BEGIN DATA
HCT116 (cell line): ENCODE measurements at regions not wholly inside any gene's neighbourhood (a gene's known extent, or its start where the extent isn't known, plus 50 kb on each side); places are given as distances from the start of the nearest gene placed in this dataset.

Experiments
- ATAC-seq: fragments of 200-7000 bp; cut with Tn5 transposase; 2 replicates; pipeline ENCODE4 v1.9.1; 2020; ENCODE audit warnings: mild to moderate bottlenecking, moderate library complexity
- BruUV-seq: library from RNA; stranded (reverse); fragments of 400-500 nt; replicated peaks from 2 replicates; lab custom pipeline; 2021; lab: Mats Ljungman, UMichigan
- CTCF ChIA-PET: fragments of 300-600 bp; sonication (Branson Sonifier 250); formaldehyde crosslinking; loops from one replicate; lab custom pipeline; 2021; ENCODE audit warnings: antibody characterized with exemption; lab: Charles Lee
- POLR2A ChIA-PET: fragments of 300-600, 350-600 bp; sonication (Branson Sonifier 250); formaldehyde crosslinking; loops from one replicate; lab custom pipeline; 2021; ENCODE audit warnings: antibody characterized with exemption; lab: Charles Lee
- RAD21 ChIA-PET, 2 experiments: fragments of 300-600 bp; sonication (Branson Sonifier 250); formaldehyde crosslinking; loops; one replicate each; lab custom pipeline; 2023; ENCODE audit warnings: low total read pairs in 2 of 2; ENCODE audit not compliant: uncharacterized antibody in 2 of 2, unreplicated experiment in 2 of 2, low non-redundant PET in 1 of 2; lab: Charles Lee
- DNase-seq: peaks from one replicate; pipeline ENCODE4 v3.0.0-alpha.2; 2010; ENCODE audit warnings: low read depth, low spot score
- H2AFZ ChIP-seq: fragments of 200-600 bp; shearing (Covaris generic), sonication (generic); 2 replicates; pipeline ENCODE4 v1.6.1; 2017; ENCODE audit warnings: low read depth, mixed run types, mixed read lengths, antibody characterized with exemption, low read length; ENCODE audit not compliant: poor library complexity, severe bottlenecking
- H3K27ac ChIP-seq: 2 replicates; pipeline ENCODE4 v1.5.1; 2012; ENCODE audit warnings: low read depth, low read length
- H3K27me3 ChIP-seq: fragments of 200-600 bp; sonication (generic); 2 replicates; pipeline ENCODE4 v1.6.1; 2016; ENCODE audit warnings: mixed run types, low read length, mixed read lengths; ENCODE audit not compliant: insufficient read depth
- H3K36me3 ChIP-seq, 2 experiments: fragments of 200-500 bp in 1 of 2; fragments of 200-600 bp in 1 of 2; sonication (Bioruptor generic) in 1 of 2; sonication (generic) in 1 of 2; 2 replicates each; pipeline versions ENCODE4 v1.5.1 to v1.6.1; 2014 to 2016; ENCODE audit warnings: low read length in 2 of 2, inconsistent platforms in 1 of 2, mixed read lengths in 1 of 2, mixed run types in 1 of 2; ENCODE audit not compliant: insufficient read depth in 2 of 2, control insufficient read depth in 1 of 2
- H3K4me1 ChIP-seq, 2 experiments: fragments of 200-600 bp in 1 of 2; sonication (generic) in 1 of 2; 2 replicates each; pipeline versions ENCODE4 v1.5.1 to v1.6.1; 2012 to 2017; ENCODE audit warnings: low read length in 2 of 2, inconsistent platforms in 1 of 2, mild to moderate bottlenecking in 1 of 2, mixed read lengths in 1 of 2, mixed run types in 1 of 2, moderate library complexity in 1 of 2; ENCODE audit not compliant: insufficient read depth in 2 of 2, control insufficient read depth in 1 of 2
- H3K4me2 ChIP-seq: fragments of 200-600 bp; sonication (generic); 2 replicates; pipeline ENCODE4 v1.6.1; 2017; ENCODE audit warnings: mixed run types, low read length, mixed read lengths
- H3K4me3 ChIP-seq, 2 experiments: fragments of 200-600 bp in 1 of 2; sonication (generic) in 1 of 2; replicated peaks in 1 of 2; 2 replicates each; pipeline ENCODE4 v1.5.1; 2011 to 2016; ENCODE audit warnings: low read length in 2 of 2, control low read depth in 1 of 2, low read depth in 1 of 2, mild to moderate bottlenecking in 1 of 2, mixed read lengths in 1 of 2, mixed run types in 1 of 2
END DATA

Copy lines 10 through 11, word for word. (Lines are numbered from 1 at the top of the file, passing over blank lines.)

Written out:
- H3K27ac ChIP-seq: 2 replicates; pipeline ENCODE4 v1.5.1; 2012; ENCODE audit warnings: low read depth, low read length
- H3K27me3 ChIP-seq: fragments of 200-600 bp; sonication (generic); 2 replicates; pipeline ENCODE4 v1.6.1; 2016; ENCODE audit warnings: mixed run types, low read length, mixed read lengths; ENCODE audit not compliant: insufficient read depth